Oasis closes doors, but new soup kitchen in the works

Prineville Nazarene Church hopes to open a new facility as part of their Redemption House Ministries program


by: BILL MINTIENS - Matt Huff, pastor of Prineville Nazarene Church.

Since 2007, one Calvary Chapel of Crook County's ministries has been feeding the community's hungry and poor at The Oasis soup kitchen.

However, on Nov. 15, the kitchen served its last meal, closing the doors at its local Deer Street location.

Six days a week, the Oasis had been serving lunch to between 50 and 80 people. In 2007 alone, the soup kitchen served more than 14,000 meals to hungry people.

In a recent letter to supporters, Calvary Chapel’s Pastor Rory Rodgers wrote, “Through much prayer, fasting, and discussion, we have sensed the Lord leading our fellowship in another direction of ministering the gospel.”

Rodgers added, “We want to concentrate on making more disciples, reaching out to the youth in our community, the foster care system, and other areas in which we feel we are being led.”

Calvary’s board felt that they weren’t in a position to give the Oasis the attention it deserves. “One of the reasons that we’re releasing it is that our board felt they couldn’t give it proper attention to make it what it could and should be,” said Rodgers.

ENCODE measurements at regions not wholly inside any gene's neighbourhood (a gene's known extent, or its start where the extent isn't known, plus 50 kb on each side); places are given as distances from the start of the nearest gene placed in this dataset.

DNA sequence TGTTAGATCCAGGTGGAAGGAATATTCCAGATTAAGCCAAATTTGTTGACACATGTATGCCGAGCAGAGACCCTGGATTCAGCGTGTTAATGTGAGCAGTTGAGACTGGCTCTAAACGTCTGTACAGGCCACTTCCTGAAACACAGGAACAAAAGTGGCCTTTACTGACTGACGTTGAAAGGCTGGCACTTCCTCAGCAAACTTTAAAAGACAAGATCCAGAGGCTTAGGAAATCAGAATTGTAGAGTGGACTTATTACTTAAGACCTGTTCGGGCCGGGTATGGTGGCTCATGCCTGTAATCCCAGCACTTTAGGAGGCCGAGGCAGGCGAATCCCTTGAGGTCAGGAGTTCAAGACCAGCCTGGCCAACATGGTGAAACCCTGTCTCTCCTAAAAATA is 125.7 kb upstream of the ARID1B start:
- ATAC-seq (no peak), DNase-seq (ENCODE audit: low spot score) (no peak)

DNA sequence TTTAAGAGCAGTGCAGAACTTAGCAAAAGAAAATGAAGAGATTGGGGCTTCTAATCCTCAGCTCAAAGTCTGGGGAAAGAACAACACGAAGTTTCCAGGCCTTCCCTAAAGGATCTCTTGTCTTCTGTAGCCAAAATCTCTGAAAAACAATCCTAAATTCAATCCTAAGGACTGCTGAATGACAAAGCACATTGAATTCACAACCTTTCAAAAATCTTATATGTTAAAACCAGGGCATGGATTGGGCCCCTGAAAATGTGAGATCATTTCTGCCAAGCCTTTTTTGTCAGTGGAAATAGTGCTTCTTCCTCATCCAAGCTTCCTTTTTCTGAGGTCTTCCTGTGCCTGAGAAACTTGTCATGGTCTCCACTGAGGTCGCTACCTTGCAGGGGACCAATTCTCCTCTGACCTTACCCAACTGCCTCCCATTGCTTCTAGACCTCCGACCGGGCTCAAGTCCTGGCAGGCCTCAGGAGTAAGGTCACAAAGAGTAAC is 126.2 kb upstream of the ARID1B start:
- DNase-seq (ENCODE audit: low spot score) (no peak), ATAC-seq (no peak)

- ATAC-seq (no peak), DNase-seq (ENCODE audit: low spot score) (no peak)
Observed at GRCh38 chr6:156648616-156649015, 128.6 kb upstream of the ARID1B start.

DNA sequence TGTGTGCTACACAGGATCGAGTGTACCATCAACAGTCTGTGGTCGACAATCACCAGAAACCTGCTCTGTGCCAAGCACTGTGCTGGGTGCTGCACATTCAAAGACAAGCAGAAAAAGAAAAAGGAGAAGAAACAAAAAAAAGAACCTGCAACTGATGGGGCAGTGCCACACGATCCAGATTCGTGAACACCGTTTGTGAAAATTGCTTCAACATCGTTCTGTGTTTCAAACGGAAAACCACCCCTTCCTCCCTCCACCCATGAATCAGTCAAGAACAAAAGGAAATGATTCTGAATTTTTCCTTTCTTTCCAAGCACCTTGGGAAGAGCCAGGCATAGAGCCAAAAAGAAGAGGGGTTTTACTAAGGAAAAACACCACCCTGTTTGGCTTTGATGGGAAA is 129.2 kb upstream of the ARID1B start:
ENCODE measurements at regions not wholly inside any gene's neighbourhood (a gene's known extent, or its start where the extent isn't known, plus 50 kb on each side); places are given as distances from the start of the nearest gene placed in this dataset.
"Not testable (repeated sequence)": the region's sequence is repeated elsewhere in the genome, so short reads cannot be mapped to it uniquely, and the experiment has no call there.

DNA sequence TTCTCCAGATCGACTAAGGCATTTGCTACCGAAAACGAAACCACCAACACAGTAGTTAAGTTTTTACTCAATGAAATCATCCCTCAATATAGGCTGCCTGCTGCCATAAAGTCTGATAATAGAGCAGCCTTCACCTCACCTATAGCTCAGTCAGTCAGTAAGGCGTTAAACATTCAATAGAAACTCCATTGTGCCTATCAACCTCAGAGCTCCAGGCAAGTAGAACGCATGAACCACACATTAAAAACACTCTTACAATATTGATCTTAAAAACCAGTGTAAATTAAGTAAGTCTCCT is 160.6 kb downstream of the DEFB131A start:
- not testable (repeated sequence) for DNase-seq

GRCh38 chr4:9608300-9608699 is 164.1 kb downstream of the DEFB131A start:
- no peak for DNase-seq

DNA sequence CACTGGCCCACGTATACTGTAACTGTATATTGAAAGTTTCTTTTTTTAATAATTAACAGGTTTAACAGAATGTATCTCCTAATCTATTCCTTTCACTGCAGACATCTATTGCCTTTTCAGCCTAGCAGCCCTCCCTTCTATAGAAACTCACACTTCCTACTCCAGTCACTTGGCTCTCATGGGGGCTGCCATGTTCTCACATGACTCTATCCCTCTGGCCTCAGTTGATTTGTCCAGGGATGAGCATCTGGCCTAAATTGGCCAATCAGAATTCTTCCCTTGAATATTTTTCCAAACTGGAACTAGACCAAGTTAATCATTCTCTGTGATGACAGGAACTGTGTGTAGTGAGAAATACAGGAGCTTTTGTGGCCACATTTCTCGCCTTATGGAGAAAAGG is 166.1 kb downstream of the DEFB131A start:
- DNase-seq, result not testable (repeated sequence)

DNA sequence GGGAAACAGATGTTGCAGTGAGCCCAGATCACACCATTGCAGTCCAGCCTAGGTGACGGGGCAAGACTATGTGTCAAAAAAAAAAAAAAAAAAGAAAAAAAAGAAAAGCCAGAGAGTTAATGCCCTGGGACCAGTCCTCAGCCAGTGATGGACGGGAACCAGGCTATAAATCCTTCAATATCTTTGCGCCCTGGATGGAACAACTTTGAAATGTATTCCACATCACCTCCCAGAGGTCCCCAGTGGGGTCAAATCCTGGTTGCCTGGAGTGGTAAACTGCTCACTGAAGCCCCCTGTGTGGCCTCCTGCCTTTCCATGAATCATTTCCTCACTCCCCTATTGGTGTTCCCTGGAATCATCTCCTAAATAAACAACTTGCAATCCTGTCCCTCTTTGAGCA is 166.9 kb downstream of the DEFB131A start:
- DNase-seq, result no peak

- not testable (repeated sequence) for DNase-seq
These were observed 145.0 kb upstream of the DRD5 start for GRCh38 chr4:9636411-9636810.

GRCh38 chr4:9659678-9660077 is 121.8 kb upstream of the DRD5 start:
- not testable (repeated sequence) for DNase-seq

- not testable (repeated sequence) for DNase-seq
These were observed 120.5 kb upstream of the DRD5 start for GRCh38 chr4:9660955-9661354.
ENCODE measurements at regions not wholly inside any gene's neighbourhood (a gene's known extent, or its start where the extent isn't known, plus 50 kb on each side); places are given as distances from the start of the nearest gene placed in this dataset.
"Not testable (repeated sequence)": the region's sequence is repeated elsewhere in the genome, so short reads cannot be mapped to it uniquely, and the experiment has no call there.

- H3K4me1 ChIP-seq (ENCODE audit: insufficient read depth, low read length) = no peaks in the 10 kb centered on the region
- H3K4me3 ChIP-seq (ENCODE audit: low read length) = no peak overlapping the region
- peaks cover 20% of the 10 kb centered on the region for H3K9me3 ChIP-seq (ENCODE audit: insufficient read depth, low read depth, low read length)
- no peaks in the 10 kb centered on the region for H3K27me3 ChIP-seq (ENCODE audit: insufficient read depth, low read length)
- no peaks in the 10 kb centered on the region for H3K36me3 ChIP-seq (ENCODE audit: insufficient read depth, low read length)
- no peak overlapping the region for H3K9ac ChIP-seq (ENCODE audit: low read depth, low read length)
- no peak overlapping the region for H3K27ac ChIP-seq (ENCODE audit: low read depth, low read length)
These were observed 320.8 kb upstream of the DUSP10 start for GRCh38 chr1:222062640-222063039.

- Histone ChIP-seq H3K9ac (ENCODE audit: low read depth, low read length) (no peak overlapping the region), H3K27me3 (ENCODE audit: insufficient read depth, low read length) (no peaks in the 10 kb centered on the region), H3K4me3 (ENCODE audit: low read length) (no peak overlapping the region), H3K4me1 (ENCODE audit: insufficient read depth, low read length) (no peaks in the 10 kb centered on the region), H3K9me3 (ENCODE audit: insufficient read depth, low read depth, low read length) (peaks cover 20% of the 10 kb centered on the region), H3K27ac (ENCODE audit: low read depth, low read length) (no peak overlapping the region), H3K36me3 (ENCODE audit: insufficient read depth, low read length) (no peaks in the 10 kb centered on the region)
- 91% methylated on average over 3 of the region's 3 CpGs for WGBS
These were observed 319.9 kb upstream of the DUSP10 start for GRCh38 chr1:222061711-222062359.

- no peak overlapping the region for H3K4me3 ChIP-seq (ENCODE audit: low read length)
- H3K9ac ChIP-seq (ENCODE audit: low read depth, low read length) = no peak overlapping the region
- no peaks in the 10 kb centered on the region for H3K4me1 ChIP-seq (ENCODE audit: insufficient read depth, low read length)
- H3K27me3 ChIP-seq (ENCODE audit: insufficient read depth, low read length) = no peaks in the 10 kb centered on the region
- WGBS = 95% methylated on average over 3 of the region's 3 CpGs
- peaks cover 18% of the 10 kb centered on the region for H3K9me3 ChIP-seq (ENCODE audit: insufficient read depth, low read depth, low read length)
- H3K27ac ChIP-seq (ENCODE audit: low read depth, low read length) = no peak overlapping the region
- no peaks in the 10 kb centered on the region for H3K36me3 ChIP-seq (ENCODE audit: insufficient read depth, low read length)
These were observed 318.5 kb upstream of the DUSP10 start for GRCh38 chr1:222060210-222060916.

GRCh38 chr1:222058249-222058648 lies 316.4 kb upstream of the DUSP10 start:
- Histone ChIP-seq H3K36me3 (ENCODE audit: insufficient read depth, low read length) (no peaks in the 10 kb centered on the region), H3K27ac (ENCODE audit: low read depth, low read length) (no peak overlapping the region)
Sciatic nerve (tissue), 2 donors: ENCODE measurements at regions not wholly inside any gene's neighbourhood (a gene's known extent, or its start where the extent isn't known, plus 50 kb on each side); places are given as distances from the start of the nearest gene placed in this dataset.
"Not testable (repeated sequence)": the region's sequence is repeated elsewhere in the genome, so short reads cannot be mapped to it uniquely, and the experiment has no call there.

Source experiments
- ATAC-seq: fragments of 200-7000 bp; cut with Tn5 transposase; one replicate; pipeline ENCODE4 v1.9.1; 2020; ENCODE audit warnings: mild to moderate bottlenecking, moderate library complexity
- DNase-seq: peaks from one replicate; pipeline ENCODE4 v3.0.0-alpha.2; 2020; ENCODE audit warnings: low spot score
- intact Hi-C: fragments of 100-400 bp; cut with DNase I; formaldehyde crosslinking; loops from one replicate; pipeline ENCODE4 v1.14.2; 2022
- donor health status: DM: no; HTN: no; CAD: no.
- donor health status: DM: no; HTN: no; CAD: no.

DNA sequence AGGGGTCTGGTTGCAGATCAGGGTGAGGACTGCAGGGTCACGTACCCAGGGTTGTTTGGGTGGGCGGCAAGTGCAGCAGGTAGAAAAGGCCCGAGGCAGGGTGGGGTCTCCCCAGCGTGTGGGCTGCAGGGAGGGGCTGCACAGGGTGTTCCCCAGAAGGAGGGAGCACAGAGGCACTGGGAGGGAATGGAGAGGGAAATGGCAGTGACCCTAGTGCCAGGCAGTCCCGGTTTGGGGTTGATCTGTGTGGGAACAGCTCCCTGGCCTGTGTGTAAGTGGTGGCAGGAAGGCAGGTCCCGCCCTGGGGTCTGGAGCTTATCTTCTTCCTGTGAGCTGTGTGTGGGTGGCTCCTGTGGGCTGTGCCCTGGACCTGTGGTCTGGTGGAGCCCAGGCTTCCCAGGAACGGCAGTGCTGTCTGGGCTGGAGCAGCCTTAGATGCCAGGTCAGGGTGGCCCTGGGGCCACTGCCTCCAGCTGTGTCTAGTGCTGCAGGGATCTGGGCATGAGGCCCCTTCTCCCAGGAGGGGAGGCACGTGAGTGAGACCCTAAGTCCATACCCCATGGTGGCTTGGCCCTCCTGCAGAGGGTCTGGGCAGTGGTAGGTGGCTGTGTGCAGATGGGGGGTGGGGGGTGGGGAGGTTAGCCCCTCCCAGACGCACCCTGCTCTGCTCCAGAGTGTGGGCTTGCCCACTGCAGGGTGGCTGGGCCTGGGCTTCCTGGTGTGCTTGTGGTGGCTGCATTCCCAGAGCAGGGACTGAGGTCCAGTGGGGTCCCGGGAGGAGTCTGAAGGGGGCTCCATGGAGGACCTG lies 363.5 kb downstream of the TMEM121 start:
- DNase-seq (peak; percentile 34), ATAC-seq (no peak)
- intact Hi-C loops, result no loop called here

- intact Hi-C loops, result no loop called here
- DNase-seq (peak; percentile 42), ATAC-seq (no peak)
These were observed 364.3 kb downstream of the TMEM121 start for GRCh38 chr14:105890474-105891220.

“We also felt that providing a break in preparing and serving meals might be a good thing. Over the years, we’ve noticed fewer starving people (coming to Oasis) and more people who are actually capable of preparing their own meals, but who just enjoyed being there and hanging out.”

The break that Rodgers refers to is the time between the Nov. 15 closure and the planned opening of a new soup kitchen under the leadership and direction of the Prineville Nazarene Church.

Earlier this year, the Nazarene Church planted a separate non-profit ministry, called Redemption House Ministries, in Prineville. Born from what the church perceived as an ongoing need in Prineville for shelter and food, Redemption House began offering shelter to women and children in January.

Pastor Matt Huff has felt the community need since arriving in Prineville about six years ago.

“When we first got here, there was a need for ministry to broken and addicted people. We volunteered at The Oasis and realized there was also need for a safe place for people to stay. This is why we opened Redemption House in January (2013.) It has six beds and we are pretty much always full.”

Huff realized the need for shelter and food was much greater than what a six-bed facility with kitchen amenities could provide.

“We could probably fill a 15-20 bed facility every night because there aren’t women’s shelters in the area. The ladies that stay at Redemption House prepare their own food. And that’s not even addressing the need for a men’s shelter.”

Calvary Chapel’s need to move in a new direction, ministry-wise, coincided nicely with the Nazarene Church’s desire to offer both shelter and food to the needy within Crook County.

“I talked with Rory (Rodgers) and we both thought that Redemption House Ministries might be the logical organization to take it over because we were thinking about a combination shelter and soup kitchen anyway,” said Huff.